References Top

1.Gurubacharya VL, Rana T, Subedi BK. Profile of AIDS cases in Nepal. J Nep Med Assoc 2004;31:337-9.  Back to cited text no. 1    
2.National Centre for AIDS and STD Control (NCASC): Cumulative HIV and AIDS situation of Nepal. Final report, 2007.  Back to cited text no. 2    
3.Unite Nation Development Program (UNDP) You and Aids: The HIV portal for South Asia-Nepal at a glance. [cited on 2005]. Available from: http://www.youandaids.org/Asia%20Pacific%20at%20a%20Glance/Nepal/  Back to cited text no. 3    
4.United Nations Acquired Immuno Deficiency Syndrome (UNAIDS): AIDS epidemic. update 2007, Available from: http://www.unaids.org/wad/2007/Epiupdate/  Back to cited text no. 4    
5.UNAIDS. AIDS epidemic update, [cited on 2006]. Available from: http://www.unaids.org/wad/2006/Epiupdate2006_.  Back to cited text no. 5    
6.Pokharel BR, Aryal S, Bhattarai. Situation analysis of HIV/AIDS in Nepal, National center for AIDS and STD control. Teku, Kathmandu: December, Final draft, Report; 2000.  Back to cited text no. 6    
7.Folks TM, Khabbaz RF. Retroviruses and associated diseases in humans. In: Coller L, Balows A, Sussman M, editors. Topley and Wilson's microbiology and microbial infections. Virology, 9 th edn. Arnold; 1998. Vol 2.  Back to cited text no. 7    
8.Nepal Red Cross Society, Blood Transfusion Service. Annual Progress Report 2006/07.  Back to cited text no. 8    
9.Chander A, Pawaha VK. Seroprevalence of HIV-1/HIV-2 infection in Bhairahawa, Western Nepal: A hospital based study. J NHRC 2004;2:1-4.  Back to cited text no. 9    
10.Joshi SK, Ghimire GR. Serological prevalence of Antibodies to Human Immunodeficiency Virus (HIV) and Hepatitis B Virus (HBV) among Healthy Nepalese Males: A retrospective study. Kathmandu Univ Med J 2003;4:251-5.  Back to cited text no. 10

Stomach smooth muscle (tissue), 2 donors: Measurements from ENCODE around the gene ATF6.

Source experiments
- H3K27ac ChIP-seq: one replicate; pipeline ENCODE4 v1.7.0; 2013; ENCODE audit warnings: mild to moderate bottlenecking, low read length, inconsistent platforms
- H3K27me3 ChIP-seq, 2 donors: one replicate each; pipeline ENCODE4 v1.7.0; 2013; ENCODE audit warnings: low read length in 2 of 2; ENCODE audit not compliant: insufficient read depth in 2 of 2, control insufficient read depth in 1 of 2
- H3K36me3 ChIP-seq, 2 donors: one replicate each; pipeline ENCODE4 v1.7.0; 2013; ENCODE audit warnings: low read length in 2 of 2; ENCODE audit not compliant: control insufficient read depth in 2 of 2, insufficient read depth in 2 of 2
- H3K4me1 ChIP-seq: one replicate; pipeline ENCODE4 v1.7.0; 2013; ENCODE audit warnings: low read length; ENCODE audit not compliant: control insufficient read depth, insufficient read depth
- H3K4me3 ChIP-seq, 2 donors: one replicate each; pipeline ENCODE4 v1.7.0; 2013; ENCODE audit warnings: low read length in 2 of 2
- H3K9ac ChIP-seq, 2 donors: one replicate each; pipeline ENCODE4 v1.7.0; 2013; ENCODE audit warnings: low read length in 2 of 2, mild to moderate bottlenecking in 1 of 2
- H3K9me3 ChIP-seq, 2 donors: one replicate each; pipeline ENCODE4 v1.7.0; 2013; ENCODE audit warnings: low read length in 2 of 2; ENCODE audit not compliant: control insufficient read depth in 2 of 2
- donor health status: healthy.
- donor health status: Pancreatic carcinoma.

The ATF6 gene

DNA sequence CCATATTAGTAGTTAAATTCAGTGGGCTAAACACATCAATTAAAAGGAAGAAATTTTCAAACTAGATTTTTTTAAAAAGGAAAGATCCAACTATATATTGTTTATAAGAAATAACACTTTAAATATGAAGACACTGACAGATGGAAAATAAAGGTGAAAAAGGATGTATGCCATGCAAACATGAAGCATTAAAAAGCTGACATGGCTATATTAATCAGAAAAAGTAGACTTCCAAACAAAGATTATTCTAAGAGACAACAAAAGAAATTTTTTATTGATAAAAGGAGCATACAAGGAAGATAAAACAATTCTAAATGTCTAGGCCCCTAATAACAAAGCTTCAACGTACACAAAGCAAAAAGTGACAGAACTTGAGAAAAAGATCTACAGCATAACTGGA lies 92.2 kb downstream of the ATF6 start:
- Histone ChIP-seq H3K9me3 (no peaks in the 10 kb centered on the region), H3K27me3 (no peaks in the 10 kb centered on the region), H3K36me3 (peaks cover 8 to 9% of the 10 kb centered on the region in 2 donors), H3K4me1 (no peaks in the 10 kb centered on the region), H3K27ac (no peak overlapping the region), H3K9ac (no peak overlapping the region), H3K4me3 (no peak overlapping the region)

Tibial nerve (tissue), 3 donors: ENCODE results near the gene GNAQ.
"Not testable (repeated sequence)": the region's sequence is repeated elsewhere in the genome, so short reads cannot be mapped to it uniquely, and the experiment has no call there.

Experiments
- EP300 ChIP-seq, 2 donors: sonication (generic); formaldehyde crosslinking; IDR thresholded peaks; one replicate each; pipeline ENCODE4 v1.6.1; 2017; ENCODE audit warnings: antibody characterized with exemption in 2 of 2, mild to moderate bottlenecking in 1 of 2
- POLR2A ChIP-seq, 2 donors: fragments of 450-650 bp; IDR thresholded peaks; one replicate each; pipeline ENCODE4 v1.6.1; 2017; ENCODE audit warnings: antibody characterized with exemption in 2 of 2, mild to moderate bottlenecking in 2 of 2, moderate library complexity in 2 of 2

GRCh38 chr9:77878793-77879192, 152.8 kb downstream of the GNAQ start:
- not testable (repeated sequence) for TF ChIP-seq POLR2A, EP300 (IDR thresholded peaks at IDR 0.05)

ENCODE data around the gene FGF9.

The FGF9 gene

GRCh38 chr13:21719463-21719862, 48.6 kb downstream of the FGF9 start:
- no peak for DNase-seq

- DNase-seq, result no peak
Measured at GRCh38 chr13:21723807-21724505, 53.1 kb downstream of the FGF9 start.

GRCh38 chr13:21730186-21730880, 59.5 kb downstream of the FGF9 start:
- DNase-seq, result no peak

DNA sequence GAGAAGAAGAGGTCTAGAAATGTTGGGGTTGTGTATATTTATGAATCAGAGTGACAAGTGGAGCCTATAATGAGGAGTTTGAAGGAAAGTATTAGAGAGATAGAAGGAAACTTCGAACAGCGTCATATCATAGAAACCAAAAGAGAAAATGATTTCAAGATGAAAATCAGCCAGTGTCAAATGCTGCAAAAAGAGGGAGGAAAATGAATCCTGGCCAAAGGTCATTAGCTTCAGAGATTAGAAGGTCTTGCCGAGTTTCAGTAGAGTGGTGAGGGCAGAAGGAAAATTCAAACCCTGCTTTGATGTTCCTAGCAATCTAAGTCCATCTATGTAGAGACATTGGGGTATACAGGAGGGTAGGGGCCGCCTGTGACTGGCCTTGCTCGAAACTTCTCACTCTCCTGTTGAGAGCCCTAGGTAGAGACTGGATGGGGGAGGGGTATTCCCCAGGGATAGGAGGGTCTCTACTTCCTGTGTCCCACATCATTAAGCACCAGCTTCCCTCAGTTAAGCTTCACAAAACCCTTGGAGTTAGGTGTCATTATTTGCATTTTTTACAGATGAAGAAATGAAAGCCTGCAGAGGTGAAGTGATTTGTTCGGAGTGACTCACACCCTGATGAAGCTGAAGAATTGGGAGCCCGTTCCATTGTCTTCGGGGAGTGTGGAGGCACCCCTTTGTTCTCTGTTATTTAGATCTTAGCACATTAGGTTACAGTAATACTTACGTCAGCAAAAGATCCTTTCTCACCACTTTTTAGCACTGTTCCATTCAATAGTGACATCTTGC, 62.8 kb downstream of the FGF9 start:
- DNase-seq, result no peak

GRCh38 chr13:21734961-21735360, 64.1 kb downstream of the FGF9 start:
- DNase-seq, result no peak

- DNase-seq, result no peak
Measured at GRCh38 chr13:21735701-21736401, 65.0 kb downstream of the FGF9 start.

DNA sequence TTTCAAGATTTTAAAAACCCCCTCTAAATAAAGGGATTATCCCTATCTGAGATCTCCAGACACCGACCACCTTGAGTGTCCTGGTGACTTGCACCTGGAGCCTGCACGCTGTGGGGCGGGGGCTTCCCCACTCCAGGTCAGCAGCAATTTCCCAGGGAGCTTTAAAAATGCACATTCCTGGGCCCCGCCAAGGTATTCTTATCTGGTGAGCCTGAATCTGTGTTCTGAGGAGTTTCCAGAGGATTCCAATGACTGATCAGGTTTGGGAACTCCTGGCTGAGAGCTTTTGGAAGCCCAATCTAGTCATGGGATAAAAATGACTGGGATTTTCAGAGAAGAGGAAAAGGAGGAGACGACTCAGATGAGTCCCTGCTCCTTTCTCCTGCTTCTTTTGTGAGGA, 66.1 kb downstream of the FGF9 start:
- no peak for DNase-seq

11.Gupta N, Kumar V, Kaur A. Seroprevalence of HIV, HBV, HCV and syphilis in voluntary blood donors. Indian J Med Sci 2004;58:255-7.  Back to cited text no. 11    
12.Ayala Gaytαn JJ, Guerra Avalos FJ, Mora Brondo P, Casillas Romo A. Prevalence of viral markers for hepatitis B, C and human immunodeficiency virus in volunteer blood donors in northeast mexico. Rev Gastroenterol Mex 1997;62:250-3.  Back to cited text no. 12    
13.Rahman M, Akhtar G, Lodhi Y. Seroprevalence of Hepatitis C antibodies in blood donors. Pak J Med Sci 2002;18:193-6.  Back to cited text no. 13    
14.Kakepoto GN, Bhally HS, Khaliq G, Kayani N, Burney IA, Siddiqui T, et al. Epidemiology of blood borne viruses: A study of healthy blood donors in Southern Pakistan. Southeast Asian J Trop Med Public Health 1996;27:703-12.  Back to cited text no. 14    

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Correspondence Address:
Bishnu Raj Tiwari
Central Blood Transfusion Service, Nepal Red Cross Society, Central Blood Transfusion Service, Exhibition Road, Kathmandu-0977
Nepal
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Source of Support: None, Conflict of Interest: None


DOI: 10.4103/0973-6247.42663

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2006 - Asian Journal of Transfusion Science | Published by Wolters Kluwer - Medknow